Ten for every year we’ve been together:
1. Always ready to watch Vertigo any time of day or night
2. Turned animating clay dinosaurs into a booming career
3. Finds my glasses for me
4. Brings a racquetball to roll under my foot when walking causes me pain
5. Once accidentally put a dozen eggs in the freezer.
Continue reading “Sixty Reasons” »
By far, one of the best meals I had in Athens (aside from the grits that resulted from an over-the-stove cooking lesson from Mama Granberry) had to be at The Last Resort Grill. Round-the-clock busy, we had been deterred once already by an hour or so wait to get a table for just two (which led us, quite fortuitously, to Casa Mia just across the street.)
Our second attempt to hit up The Last Resort was for Sunday brunch and MG wisely decided to get us there early enough to beat the post-Church crowd, and it was a brilliant idea. Our party of five was seated almost immediately, right next to the kitchen. Normally, this would be my least favorite spot to sit in a restaurant, but the spectacle of meals that made their way past me on their way out to the rest of the restaurant made up for the unfavorable table. Drifting past me with the regularity of New Year’s Rose Parade floats, the gorgeous food kept my jaw dropping for the next ninety minutes. Having witnessed it, I firmly believe it’s next to impossible to order a bad meal from this place.
Captured in the front yard of Matthew and Amanda Granberry - Cleveland, Georgia
This is Matt and Amanda Granberry's backyard. I'm jealous. If it wasn't for the brutal humidity, I'd be insanely jealous.
Spinach Feta Grill at The Last Resort - challah toast dipped in egg batter, then grilled to perfection, topped with poached eggs, mushrooms, artichokes, feta, roasted red pepper sauce and spinach
The Last Resort Grill - 174-184 West Clayton Street, Athens, GA
No one seems to do brunch as well as Georgia. Wanna see more? Click below!
Continue reading “Athens Food and Drink, Day Four” »
Over 1600 Waffle Houses grace this great nation of ours, mostly in the South.
Their signs, plain and tall, beckon you from the interstate. The melody to “Prop Me Next to the Jukebox if I Die” by Joe Diffie pings off the countertops. The Waffle House’s vibrant, laminated menus are reminders that theirs is an establishment where quick cleanups and a rarely changing food roster are keys to success. Patrons are conditioned to know what they want and how they want it before they push through the glass door. When a stuffed truck driver vacates a booth, the employee wipe-down process is so instantaneous that the seats are still warm when a family of Sunday churchgoers claims them next.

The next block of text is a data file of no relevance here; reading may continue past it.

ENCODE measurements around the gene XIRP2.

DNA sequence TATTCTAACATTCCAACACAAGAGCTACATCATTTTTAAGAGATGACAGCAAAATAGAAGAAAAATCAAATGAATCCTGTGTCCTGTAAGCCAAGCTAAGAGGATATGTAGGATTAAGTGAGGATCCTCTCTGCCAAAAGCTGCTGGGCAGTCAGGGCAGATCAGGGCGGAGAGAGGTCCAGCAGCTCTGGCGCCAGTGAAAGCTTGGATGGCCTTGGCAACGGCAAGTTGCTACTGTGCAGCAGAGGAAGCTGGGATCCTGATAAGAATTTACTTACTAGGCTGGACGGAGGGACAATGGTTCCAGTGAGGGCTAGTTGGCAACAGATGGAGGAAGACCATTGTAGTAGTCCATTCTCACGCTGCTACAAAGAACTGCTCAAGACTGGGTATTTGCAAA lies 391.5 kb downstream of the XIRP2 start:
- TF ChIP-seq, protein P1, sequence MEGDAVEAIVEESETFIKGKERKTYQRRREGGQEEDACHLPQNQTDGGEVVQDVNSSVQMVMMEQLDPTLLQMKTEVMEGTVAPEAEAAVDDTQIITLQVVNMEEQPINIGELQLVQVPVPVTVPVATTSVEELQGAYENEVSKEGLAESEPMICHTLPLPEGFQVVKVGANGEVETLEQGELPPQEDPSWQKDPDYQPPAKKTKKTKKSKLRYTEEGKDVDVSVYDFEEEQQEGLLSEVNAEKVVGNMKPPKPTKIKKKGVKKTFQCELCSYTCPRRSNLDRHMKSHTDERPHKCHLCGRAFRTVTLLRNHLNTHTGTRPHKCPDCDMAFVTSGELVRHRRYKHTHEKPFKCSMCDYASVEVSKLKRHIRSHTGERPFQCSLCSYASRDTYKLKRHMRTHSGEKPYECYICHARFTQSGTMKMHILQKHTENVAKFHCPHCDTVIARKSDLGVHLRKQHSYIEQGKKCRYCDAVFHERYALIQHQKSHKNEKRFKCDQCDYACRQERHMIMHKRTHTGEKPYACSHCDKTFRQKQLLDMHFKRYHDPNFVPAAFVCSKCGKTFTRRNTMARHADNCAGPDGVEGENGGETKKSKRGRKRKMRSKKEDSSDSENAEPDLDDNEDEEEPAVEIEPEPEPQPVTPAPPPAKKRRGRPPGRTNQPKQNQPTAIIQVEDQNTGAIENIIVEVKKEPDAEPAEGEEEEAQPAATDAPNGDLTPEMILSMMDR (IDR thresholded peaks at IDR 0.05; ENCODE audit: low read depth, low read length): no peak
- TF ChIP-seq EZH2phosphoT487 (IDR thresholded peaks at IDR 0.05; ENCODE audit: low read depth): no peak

Eat, drink, pay, get out. That’s what the Waffle House strives for. And the customers seem happy to comply. All except me, of course. I was the only one in the place who, instead of scarfing down my meal the moment it arrived, began photographing it. Our plump Waffle House waitress, Roxie, observed my actions with a mildly bemused grin before asking, “Ya’ll aren’t from these parts, are ya’?”
Continue reading “Athens Food and Drink, Day Three” »
Two things I will not soon forget about Athens, Georgia:
1.) The bats no one bothered to tell me about ahead of time.
2.) The downtown bars with great big wooden rocking chairs open to customers who enjoy a little soothing sway while they drink themselves half into the bag.
Continue reading “Athens Food and Drink, Day Two, Part Two” »
When you wake up in Los Angeles, you might be greeted by the L.A. Times at your doorstep, or some sushi delivery flyers, perhaps that morning’s Variety or Hollywood Reporter. In Athens, Georgia, don’t be surprised if your west coast expectations are challenged. The following was taped to my mirror:
Really, what else can be said? If I had a few more days here, I might take Nature’s Harmony Farm up on their very generous offer. The photo opportunities alone would be worth it.
I took the daytime tour of downtown Athens and the University of Georgia yesterday. The mercury was hovering around 100 and despite the abundance of tree-provided shade, it was, as my friend Steve always put it, “hotter than a shit house in July.” The campus was established in 1785 and has over 30,000 students in attendance. The historic buildings and gorgeous landscaping make every turn of the eye a treat. Click on the images below for a high-res version, and then back-button to return for more:
Continue reading “Athens Food and Drink, Day Two, Part One” »